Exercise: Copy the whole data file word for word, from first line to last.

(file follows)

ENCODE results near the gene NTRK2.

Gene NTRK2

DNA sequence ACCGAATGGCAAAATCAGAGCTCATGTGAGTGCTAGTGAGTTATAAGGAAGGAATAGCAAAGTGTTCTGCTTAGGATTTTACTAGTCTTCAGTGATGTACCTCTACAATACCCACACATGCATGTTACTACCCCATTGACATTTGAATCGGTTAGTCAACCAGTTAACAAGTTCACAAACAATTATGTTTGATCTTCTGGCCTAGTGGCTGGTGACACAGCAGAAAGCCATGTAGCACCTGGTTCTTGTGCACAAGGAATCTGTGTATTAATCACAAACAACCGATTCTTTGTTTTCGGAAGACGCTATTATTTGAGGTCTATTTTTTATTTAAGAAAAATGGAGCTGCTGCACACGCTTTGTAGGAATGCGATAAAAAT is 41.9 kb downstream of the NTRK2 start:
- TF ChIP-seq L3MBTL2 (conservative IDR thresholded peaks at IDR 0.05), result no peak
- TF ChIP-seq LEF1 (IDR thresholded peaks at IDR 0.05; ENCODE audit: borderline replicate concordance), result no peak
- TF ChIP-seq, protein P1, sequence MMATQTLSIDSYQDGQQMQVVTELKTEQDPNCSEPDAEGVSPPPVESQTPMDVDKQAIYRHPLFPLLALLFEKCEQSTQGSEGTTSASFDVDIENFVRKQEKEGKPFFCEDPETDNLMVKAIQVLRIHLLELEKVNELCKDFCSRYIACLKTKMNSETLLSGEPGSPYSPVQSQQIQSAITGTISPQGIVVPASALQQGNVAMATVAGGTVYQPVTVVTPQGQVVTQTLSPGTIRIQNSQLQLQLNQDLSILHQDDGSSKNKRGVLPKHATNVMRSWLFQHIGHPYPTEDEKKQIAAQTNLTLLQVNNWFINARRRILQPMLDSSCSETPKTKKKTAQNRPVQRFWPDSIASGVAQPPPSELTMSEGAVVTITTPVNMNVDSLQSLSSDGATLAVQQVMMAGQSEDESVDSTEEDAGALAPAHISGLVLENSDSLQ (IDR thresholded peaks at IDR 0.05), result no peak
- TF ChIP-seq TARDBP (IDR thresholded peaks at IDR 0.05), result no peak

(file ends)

ENCODE results near the gene NTRK2.

Gene NTRK2

DNA sequence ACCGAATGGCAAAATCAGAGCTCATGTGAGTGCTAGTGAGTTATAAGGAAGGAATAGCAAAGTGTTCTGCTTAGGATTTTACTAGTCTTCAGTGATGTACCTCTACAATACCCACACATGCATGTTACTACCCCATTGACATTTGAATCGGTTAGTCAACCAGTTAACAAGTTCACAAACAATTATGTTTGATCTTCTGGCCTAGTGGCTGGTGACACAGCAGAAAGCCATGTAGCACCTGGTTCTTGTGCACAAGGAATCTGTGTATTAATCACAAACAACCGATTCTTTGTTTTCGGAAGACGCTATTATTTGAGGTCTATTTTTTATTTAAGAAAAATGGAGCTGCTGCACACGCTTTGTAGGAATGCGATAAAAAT is 41.9 kb downstream of the NTRK2 start:
- TF ChIP-seq L3MBTL2 (conservative IDR thresholded peaks at IDR 0.05), result no peak
- TF ChIP-seq LEF1 (IDR thresholded peaks at IDR 0.05; ENCODE audit: borderline replicate concordance), result no peak
- TF ChIP-seq, protein P1, sequence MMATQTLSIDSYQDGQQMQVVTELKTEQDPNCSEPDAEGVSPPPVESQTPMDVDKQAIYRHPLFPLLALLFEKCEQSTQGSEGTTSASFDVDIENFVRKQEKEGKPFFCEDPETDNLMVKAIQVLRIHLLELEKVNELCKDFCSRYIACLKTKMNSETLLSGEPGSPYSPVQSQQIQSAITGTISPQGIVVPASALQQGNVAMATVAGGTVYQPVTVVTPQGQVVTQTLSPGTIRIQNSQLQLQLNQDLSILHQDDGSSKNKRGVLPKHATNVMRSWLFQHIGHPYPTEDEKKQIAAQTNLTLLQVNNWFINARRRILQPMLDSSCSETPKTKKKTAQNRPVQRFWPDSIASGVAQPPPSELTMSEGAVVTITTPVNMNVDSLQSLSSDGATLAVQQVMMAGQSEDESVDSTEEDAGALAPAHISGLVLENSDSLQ (IDR thresholded peaks at IDR 0.05), result no peak
- TF ChIP-seq TARDBP (IDR thresholded peaks at IDR 0.05), result no peak